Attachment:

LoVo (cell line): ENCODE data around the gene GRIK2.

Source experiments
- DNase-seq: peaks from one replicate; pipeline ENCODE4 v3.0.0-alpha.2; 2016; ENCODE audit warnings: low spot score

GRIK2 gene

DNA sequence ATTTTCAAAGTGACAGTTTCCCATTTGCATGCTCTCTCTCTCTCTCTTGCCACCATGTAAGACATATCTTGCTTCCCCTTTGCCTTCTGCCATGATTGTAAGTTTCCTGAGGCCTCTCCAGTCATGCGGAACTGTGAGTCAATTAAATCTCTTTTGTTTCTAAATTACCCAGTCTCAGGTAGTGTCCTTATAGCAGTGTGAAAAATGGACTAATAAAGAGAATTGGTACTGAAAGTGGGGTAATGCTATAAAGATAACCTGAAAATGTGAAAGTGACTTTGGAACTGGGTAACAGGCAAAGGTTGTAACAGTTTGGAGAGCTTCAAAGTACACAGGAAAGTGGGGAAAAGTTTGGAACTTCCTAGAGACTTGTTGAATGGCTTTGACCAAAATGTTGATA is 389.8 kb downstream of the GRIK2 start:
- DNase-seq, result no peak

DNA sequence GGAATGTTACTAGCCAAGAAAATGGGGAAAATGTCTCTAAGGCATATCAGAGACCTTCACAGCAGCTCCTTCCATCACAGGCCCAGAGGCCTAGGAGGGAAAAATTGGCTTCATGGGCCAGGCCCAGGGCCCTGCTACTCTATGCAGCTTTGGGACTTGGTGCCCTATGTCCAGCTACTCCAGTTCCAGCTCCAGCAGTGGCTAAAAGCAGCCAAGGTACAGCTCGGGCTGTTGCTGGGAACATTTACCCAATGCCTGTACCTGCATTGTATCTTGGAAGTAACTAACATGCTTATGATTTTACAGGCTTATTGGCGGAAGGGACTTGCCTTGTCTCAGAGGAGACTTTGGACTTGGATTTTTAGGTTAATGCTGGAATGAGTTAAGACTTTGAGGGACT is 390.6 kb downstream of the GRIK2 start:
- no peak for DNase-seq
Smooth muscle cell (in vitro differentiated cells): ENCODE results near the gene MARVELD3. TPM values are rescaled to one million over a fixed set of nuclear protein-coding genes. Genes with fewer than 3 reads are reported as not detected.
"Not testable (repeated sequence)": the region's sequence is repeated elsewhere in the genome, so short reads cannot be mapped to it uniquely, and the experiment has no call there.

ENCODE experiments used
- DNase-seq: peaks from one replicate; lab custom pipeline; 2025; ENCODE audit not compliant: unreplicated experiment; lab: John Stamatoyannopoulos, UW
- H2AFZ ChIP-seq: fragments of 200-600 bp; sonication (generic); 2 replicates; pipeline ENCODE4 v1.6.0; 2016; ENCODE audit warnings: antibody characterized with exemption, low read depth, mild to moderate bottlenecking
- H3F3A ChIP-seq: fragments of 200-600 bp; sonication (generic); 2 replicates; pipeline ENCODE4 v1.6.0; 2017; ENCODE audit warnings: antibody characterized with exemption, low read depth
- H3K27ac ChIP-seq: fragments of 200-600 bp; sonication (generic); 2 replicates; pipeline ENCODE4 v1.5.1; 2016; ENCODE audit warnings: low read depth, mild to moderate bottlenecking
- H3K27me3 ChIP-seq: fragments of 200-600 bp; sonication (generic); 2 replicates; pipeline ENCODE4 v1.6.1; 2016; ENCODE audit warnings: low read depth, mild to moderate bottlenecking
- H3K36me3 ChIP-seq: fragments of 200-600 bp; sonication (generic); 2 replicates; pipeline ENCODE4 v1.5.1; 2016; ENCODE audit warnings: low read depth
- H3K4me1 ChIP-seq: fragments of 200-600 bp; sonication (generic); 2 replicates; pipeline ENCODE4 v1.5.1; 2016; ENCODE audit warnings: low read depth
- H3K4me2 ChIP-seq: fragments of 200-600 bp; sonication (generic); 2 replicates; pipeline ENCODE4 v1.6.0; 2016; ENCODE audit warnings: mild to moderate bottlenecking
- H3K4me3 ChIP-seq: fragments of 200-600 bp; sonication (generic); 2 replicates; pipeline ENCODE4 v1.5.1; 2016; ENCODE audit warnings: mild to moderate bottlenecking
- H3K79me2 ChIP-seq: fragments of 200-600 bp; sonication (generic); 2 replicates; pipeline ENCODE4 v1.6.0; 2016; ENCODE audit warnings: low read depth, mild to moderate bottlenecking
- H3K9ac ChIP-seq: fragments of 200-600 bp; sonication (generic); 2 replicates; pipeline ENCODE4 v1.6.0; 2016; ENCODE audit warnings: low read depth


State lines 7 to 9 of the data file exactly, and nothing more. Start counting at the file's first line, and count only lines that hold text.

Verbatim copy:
DNA sequence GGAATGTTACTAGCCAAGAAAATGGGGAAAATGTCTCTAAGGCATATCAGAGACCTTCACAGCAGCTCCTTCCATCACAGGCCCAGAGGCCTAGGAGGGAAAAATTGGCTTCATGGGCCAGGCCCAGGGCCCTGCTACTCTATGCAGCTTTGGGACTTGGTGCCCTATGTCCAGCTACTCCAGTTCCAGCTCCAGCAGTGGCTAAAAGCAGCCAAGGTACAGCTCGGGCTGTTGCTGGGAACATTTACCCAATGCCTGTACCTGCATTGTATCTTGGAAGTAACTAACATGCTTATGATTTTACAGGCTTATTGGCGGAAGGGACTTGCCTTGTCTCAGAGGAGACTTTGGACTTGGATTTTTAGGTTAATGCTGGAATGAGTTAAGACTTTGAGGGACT is 390.6 kb downstream of the GRIK2 start:
- no peak for DNase-seq
Smooth muscle cell (in vitro differentiated cells): ENCODE results near the gene MARVELD3. TPM values are rescaled to one million over a fixed set of nuclear protein-coding genes. Genes with fewer than 3 reads are reported as not detected.